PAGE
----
As Sheldon has thoroughly convinced me of non-holomorphy of my tetration. I thought I'd provide the proof I have that it is on the line . I sat on this proof and didn't develop it much because I was too fixated on the holomorphy part. But, I thought it'd be nice to have a proof of .

Now, the idea is to apply Banach's fixed point theorem, but it's a bit more symbol heavy now. We will go by induction on the degree of the derivative. So let's assume that,

Where,

And is the sup-norm across some interval . As a forewarning, this is going to be very messy...

Now to begin we can bound,

And that next,

Now,

So, we ask you to put on your thinking cap, and excuse me if I write,

And by the induction hypothesis,

Which is because these terms are made up of finite sums and products of and these are said to be summable. Now the proof is a walk in the park.

Where, we've continued the iteration and set and for , and for (but we're tossing this away because we know it's differentiable). Therefore,

Of which, I've played a little fast and loose, but filling in the blanks would just require too much tex code.

EDIT: I'll do it properly as I correct my paper and lower my expectations of the result.

***********************

As to the second part of this post--now that we have out of the way, we ask if we can continue this iteration and get pentation. Now, will certainly be and so it's a well defined bijection of . So, first up to bat is to get another phi function,

This will be (it'll be a bit trickier to prove because we aren't using analytic functions, but just bear with me). And it satisfies the equation,

By now, I think you might know where i'm going with this.

And now I'm going to focus on showing this converges... Wish me luck; after being trampled by this holomorphy I thought I'd stick to where things are nice--no nasty dips to zero and the like...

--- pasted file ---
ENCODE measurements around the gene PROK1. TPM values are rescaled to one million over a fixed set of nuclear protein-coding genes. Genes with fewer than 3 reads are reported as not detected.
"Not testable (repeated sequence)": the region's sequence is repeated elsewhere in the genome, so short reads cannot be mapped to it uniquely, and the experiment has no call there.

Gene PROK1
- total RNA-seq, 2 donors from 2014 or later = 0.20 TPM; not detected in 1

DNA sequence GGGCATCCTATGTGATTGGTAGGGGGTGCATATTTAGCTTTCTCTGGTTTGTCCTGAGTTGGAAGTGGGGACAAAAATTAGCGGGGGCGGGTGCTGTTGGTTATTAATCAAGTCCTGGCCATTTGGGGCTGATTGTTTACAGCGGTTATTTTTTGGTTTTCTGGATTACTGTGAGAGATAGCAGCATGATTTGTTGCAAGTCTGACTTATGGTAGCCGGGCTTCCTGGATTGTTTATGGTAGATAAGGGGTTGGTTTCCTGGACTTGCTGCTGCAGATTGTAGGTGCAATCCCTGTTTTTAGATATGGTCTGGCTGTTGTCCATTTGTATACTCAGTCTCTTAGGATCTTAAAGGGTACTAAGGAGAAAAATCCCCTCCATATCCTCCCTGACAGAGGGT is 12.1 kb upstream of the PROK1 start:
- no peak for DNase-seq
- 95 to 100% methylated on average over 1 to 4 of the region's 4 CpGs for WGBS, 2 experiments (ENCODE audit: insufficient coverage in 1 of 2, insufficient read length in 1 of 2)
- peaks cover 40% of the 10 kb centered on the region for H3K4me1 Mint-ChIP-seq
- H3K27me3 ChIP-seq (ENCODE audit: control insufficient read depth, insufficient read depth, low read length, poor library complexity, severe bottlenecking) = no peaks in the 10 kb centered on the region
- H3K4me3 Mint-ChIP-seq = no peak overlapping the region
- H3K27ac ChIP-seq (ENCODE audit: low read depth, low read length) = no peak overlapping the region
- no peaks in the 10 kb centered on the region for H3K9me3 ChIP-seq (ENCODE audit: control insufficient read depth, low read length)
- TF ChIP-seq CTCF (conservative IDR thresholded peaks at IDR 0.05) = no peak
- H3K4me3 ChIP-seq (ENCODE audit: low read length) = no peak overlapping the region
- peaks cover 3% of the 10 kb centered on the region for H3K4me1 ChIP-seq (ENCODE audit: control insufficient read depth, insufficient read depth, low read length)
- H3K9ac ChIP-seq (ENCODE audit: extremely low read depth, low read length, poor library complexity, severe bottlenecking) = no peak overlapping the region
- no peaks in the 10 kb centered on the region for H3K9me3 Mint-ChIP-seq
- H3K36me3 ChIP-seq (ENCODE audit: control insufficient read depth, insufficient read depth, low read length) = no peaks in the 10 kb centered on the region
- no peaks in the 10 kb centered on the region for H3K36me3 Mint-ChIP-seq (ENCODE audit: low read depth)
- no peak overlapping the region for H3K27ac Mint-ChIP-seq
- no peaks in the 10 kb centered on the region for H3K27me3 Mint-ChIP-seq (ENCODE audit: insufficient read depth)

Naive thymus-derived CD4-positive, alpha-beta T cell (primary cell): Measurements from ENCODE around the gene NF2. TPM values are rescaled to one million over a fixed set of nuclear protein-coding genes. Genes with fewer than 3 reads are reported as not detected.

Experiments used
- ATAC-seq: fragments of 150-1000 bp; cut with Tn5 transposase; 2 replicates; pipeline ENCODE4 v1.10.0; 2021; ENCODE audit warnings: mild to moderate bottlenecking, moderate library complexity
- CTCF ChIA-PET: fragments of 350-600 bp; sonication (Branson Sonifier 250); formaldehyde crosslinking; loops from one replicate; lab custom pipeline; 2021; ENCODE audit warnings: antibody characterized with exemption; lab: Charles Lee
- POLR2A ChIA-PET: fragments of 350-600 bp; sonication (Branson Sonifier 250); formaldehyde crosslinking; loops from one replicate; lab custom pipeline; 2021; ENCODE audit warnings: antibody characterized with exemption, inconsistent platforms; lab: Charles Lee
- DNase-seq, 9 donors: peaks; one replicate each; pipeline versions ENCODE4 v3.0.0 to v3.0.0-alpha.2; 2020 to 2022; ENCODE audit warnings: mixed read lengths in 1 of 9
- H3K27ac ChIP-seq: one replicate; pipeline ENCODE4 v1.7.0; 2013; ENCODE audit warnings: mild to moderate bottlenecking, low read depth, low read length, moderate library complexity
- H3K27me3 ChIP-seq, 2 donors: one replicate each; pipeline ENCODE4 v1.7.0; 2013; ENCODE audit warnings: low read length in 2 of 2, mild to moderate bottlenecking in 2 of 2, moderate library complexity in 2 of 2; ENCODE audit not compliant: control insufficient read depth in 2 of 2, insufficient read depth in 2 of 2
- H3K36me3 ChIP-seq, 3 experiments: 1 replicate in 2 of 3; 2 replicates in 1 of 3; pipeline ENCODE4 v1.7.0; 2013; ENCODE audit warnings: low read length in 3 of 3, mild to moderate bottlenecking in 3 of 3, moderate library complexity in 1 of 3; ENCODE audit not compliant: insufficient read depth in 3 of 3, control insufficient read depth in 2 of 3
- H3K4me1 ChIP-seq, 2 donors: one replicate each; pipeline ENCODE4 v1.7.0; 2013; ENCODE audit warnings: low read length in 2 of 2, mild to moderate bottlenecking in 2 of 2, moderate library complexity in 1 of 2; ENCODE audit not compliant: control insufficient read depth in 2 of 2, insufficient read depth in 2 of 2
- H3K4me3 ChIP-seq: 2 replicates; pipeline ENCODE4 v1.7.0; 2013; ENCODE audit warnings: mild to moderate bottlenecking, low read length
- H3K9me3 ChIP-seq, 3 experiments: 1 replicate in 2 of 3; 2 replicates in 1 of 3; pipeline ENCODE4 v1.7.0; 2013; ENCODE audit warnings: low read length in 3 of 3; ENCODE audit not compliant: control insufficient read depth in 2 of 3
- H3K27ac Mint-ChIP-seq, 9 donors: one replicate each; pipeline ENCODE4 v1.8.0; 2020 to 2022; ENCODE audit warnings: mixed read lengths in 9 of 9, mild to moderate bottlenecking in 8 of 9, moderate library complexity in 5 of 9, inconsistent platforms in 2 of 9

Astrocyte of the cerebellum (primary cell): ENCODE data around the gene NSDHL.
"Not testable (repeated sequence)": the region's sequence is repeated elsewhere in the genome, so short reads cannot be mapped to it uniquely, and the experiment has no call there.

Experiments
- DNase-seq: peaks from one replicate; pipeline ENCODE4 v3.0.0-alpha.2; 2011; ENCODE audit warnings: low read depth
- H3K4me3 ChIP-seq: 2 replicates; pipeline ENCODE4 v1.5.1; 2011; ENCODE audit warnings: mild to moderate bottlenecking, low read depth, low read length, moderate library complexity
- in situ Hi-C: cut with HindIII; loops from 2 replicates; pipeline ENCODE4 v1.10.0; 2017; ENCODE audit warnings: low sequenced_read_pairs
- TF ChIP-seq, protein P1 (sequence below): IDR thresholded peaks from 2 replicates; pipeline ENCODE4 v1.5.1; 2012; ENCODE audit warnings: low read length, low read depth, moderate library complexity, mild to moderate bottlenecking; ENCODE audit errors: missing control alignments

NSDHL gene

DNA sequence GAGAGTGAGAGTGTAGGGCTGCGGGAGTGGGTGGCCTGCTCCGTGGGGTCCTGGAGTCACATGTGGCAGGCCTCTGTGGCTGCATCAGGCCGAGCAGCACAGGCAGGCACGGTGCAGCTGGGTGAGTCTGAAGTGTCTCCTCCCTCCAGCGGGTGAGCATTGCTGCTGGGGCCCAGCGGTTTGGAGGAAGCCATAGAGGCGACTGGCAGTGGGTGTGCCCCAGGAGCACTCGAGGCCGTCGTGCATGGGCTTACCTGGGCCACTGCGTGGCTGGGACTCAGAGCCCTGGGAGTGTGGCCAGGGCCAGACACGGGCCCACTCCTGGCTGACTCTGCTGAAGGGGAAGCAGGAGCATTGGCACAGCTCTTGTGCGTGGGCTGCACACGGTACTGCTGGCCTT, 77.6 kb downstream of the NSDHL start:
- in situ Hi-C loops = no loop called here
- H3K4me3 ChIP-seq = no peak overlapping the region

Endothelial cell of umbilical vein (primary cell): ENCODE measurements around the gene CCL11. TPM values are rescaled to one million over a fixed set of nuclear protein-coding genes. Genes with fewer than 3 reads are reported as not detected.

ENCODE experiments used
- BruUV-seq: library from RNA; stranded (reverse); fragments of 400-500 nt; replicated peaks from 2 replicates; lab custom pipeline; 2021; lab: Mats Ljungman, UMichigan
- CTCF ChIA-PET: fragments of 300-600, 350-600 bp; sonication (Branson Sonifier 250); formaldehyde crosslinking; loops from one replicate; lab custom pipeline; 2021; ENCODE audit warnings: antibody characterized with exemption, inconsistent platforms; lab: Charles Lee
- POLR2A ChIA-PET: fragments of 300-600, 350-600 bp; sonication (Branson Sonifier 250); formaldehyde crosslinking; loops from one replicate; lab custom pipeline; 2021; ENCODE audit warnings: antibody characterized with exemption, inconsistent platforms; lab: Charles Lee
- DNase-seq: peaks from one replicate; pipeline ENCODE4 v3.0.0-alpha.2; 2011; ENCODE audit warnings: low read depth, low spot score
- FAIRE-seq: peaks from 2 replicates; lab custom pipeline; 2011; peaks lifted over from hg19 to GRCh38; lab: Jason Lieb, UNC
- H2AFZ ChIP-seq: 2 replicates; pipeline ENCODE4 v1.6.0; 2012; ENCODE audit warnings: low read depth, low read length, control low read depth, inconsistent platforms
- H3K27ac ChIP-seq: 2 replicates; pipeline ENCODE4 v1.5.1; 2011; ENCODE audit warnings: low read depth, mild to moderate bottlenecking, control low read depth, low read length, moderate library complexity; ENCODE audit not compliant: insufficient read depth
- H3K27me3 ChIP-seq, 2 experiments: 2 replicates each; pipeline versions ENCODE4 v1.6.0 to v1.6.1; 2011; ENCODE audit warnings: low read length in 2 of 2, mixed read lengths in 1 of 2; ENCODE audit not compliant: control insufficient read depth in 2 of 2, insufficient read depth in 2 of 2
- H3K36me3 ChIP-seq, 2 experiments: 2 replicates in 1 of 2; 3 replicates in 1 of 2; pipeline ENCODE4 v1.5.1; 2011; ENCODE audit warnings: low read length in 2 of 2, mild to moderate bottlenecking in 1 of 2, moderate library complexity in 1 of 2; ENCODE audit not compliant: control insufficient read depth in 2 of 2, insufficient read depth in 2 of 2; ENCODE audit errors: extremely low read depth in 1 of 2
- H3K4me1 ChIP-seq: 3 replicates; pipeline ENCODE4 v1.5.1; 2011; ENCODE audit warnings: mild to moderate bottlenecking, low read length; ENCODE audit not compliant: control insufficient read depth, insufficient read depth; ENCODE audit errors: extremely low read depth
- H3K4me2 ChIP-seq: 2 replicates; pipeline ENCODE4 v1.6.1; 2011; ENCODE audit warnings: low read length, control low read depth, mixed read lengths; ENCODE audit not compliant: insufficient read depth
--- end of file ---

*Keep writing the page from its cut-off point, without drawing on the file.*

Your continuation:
Now, the idea is to apply Banach's fixed point theorem, but it's a bit more symbol heavy now. We will go by induction on the degree of the derivative. So let's assume that,

Where,

And is the sup-norm across some interval . As a forewarning, this is going to be very messy...

Now to begin we can bound,

And that next,

Now,

So, we ask you to put on your thinking cap, and excuse me if I write,

And by the induction hypothesis,

Which is because these terms are made up of finite sums and products of and these are said to be summable. Now the proof is a walk in the park.

Where, we've continued the iteration and set and for , and for (but we're tossing this away because we know it's differentiable). Therefore,

Of which, I've played a little fast and loose, but filling in the blanks would just require too much tex code.

EDIT: I'll do it properly as I correct my paper and lower my expectations of the result.

***********************

As to the second part of this post--now that we have out of the way, we ask if we can continue this iteration and get pentation. Now, will certainly be and so it's a well defined bijection of . So, first up to bat is to get another phi function,

This will be (it'll be a bit trickier to prove because we aren't using analytic functions, but just bear with me). And it satisfies the equation,

By now, I think you might know where i'm going with this.

And now I'm going to focus on showing this converges... Wish me luck; after being trampled by this holomorphy I thought I'd stick to where things are nice--no nasty dips to zero and the like...